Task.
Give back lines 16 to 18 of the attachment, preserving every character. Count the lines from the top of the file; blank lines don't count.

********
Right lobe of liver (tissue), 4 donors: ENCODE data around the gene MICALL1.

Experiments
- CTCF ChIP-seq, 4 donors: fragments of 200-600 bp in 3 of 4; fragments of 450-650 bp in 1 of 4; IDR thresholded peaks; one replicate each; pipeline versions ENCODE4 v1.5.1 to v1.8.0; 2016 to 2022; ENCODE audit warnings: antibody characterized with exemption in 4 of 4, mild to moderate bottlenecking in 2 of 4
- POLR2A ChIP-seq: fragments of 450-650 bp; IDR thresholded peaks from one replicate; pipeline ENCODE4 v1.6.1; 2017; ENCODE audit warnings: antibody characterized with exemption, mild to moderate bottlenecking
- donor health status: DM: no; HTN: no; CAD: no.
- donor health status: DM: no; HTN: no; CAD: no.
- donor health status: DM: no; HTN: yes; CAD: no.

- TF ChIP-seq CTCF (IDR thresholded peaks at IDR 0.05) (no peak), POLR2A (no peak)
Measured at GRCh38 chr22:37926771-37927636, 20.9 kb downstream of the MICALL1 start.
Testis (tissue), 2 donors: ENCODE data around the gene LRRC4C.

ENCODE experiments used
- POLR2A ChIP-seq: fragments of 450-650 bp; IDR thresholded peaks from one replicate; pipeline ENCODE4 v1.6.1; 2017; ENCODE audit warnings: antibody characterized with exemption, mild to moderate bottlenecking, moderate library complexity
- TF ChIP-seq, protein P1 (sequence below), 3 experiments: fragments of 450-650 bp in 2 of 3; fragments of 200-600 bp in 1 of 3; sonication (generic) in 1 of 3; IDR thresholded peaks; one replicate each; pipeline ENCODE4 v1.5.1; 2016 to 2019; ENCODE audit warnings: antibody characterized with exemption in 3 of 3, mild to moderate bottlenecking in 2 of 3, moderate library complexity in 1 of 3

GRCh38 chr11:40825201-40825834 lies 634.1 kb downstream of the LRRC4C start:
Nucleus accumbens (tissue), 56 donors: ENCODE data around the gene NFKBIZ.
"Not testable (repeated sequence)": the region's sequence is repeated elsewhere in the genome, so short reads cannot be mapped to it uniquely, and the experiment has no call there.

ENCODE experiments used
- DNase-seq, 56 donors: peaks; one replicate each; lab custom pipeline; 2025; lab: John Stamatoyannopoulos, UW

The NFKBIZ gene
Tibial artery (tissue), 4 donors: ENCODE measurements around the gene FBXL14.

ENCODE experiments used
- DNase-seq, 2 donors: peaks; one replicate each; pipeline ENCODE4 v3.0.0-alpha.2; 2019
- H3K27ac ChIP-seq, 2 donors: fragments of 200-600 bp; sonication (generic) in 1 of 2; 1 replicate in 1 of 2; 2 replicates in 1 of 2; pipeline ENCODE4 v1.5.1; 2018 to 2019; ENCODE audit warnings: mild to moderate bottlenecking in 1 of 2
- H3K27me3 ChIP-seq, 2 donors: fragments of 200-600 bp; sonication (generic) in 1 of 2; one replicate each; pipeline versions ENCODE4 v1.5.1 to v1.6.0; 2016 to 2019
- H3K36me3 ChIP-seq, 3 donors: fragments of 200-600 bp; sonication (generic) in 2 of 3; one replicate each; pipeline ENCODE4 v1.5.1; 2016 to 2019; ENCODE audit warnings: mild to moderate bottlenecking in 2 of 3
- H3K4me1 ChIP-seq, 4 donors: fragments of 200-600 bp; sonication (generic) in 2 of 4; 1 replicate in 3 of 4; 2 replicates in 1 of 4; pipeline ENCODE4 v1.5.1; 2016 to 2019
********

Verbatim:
"Not testable (repeated sequence)": the region's sequence is repeated elsewhere in the genome, so short reads cannot be mapped to it uniquely, and the experiment has no call there.

ENCODE experiments used
- DNase-seq, 56 donors: peaks; one replicate each; lab custom pipeline; 2025; lab: John Stamatoyannopoulos, UW